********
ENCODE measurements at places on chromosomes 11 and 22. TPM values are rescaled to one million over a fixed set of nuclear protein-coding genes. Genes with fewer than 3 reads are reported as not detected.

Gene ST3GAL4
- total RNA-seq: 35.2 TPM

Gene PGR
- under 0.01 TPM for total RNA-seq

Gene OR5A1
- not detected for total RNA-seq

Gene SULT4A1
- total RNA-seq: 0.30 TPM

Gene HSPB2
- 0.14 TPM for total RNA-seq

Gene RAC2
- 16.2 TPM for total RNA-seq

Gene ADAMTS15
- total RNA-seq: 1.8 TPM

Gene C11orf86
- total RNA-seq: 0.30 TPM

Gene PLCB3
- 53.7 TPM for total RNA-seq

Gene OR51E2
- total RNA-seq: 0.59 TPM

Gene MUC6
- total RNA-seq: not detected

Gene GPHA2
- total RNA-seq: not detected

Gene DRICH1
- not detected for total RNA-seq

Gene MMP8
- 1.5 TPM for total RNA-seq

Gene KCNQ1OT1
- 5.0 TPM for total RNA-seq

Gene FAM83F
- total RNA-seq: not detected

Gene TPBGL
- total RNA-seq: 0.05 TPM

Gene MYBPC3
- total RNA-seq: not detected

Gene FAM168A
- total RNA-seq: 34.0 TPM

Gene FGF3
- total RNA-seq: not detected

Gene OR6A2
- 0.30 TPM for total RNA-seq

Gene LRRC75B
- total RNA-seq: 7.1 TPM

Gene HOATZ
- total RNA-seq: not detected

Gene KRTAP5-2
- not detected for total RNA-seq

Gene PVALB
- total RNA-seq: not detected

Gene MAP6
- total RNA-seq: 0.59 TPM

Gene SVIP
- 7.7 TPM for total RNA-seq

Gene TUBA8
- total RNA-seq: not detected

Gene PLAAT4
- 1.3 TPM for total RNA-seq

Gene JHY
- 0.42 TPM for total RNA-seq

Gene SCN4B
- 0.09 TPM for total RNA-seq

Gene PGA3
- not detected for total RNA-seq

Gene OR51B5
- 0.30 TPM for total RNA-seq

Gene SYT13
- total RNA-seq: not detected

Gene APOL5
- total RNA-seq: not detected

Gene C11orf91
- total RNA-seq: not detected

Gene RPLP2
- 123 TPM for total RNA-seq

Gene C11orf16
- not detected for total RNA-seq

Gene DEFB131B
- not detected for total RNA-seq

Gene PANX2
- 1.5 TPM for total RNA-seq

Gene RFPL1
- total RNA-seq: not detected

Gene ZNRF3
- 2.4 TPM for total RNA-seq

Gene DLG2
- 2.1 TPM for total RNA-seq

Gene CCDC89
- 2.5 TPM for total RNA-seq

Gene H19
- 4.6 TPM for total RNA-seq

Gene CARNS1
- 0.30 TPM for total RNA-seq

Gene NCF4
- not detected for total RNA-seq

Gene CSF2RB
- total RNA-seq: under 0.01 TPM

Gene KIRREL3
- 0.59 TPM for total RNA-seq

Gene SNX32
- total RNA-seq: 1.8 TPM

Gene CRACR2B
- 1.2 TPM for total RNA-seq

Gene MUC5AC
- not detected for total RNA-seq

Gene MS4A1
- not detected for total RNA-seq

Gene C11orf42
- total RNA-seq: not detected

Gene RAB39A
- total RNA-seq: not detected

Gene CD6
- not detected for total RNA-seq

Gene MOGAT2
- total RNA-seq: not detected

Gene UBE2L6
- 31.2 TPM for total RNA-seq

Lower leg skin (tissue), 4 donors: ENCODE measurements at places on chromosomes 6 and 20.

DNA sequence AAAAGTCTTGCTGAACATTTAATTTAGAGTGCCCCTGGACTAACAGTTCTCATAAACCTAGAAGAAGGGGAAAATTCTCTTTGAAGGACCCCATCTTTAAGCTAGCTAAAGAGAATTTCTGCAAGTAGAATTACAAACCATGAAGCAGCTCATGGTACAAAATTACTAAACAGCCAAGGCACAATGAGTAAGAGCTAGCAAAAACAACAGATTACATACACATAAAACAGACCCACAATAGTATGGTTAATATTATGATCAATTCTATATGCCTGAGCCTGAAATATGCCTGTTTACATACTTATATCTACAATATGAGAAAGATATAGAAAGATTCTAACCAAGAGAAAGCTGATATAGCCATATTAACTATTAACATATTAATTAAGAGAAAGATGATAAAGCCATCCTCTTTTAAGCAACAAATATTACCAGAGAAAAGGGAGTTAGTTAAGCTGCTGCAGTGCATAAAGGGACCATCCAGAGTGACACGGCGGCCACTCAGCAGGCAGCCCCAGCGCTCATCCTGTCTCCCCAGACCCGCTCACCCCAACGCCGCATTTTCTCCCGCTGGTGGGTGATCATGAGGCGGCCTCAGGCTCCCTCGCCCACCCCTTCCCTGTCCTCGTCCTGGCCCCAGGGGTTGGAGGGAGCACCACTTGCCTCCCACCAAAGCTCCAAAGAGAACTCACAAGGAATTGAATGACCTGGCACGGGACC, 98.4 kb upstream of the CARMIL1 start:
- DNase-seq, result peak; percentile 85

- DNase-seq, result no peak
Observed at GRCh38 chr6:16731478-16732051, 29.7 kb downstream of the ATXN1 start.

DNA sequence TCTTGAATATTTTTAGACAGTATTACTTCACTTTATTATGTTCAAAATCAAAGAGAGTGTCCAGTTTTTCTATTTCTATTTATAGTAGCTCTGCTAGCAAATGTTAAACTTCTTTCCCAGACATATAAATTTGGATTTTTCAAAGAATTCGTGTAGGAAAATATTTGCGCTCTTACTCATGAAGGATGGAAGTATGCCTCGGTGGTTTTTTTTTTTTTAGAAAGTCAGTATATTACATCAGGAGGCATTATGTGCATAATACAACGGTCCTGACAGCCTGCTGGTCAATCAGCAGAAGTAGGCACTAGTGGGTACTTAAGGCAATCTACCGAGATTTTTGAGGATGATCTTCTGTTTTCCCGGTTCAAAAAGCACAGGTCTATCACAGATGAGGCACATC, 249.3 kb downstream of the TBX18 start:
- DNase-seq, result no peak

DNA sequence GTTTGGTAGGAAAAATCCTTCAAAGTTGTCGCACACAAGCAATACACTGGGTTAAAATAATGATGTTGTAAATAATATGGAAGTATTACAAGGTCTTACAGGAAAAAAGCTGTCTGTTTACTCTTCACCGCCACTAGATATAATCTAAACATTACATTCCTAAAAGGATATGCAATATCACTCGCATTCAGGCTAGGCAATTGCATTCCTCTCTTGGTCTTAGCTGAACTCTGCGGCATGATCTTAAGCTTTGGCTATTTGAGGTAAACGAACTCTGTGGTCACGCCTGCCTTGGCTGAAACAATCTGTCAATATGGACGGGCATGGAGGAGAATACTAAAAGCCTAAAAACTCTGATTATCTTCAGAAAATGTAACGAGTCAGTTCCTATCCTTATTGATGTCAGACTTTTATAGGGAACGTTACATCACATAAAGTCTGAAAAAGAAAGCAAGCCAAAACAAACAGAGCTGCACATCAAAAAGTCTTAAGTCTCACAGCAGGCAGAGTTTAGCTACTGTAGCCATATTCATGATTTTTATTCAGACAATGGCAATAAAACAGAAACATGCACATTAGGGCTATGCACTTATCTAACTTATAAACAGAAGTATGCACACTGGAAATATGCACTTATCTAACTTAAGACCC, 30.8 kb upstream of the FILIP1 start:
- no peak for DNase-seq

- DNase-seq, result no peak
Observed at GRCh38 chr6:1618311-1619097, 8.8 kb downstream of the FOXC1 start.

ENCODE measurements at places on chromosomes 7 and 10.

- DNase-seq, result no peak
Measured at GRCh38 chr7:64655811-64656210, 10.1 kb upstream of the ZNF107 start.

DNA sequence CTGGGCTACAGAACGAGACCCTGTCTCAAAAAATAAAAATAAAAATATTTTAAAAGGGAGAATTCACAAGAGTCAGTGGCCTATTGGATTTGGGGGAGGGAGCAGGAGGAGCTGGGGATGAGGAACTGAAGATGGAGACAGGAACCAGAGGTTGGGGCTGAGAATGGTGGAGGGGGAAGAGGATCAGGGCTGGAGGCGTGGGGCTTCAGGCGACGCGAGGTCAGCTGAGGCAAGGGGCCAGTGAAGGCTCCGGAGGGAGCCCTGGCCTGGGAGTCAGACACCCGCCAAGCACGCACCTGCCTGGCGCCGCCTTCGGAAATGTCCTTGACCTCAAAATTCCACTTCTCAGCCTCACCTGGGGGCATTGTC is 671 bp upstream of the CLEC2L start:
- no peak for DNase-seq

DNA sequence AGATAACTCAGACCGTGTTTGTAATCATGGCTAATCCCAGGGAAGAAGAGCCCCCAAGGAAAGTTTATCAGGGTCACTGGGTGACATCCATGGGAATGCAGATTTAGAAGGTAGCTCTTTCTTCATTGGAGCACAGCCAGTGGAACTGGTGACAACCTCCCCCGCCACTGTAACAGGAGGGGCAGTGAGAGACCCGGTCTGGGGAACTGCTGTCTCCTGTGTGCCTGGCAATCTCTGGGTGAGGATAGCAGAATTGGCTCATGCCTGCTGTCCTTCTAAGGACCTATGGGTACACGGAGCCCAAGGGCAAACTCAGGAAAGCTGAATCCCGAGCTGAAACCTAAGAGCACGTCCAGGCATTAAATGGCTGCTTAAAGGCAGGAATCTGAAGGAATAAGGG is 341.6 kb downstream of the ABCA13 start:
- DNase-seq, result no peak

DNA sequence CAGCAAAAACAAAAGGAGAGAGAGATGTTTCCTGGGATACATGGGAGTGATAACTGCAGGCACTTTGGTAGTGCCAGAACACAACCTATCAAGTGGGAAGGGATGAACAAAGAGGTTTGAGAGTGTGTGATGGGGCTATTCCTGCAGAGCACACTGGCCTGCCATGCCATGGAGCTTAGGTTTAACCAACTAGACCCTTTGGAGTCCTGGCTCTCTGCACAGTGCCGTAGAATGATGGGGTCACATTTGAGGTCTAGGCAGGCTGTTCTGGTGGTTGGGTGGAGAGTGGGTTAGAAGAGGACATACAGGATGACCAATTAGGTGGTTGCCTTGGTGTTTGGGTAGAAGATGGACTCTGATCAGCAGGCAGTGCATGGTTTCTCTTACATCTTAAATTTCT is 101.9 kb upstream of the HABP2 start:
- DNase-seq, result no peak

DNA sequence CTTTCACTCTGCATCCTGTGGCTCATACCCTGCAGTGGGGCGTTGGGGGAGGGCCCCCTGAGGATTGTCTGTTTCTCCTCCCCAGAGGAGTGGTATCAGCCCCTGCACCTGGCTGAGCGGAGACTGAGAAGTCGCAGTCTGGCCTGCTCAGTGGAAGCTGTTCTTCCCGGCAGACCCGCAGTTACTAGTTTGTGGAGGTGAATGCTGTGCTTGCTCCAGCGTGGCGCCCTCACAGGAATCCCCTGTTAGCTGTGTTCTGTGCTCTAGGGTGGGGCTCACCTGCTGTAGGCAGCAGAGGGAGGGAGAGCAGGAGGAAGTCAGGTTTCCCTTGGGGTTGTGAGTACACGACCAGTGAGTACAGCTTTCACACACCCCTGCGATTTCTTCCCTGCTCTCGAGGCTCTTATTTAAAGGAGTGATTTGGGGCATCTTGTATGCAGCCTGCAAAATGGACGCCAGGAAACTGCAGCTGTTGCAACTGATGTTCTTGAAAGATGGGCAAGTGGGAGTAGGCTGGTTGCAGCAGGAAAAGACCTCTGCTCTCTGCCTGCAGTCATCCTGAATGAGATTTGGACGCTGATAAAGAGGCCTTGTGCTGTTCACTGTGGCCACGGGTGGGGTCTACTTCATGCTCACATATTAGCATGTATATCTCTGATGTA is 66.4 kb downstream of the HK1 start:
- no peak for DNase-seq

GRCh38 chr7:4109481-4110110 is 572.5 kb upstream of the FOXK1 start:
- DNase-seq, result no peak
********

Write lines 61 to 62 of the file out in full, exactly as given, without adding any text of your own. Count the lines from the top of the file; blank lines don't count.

- 0.42 TPM for total RNA-seq

Gene SCN4B